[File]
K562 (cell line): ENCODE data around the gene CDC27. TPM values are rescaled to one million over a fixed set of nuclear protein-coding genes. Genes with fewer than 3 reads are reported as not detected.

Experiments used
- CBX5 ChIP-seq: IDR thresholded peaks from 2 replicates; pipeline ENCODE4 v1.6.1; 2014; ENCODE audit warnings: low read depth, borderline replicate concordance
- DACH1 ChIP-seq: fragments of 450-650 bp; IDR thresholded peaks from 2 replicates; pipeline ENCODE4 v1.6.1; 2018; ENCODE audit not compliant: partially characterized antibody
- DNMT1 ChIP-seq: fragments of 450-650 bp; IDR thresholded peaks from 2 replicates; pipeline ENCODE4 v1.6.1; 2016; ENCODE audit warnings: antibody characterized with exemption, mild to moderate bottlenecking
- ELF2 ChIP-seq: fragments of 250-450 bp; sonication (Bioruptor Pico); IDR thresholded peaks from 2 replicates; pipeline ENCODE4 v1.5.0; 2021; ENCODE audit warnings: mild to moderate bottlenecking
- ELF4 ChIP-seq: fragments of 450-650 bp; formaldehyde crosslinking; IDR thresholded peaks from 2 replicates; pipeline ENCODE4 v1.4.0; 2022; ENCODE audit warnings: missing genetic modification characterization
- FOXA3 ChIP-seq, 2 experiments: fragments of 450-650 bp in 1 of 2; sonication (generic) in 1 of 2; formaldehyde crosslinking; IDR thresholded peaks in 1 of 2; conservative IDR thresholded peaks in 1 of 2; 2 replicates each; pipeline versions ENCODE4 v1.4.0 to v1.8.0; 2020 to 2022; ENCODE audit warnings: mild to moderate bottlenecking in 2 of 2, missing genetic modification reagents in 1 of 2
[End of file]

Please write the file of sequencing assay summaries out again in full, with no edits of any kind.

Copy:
K562 (cell line): ENCODE data around the gene CDC27. TPM values are rescaled to one million over a fixed set of nuclear protein-coding genes. Genes with fewer than 3 reads are reported as not detected.

Experiments used
- CBX5 ChIP-seq: IDR thresholded peaks from 2 replicates; pipeline ENCODE4 v1.6.1; 2014; ENCODE audit warnings: low read depth, borderline replicate concordance
- DACH1 ChIP-seq: fragments of 450-650 bp; IDR thresholded peaks from 2 replicates; pipeline ENCODE4 v1.6.1; 2018; ENCODE audit not compliant: partially characterized antibody
- DNMT1 ChIP-seq: fragments of 450-650 bp; IDR thresholded peaks from 2 replicates; pipeline ENCODE4 v1.6.1; 2016; ENCODE audit warnings: antibody characterized with exemption, mild to moderate bottlenecking
- ELF2 ChIP-seq: fragments of 250-450 bp; sonication (Bioruptor Pico); IDR thresholded peaks from 2 replicates; pipeline ENCODE4 v1.5.0; 2021; ENCODE audit warnings: mild to moderate bottlenecking
- ELF4 ChIP-seq: fragments of 450-650 bp; formaldehyde crosslinking; IDR thresholded peaks from 2 replicates; pipeline ENCODE4 v1.4.0; 2022; ENCODE audit warnings: missing genetic modification characterization
- FOXA3 ChIP-seq, 2 experiments: fragments of 450-650 bp in 1 of 2; sonication (generic) in 1 of 2; formaldehyde crosslinking; IDR thresholded peaks in 1 of 2; conservative IDR thresholded peaks in 1 of 2; 2 replicates each; pipeline versions ENCODE4 v1.4.0 to v1.8.0; 2020 to 2022; ENCODE audit warnings: mild to moderate bottlenecking in 2 of 2, missing genetic modification reagents in 1 of 2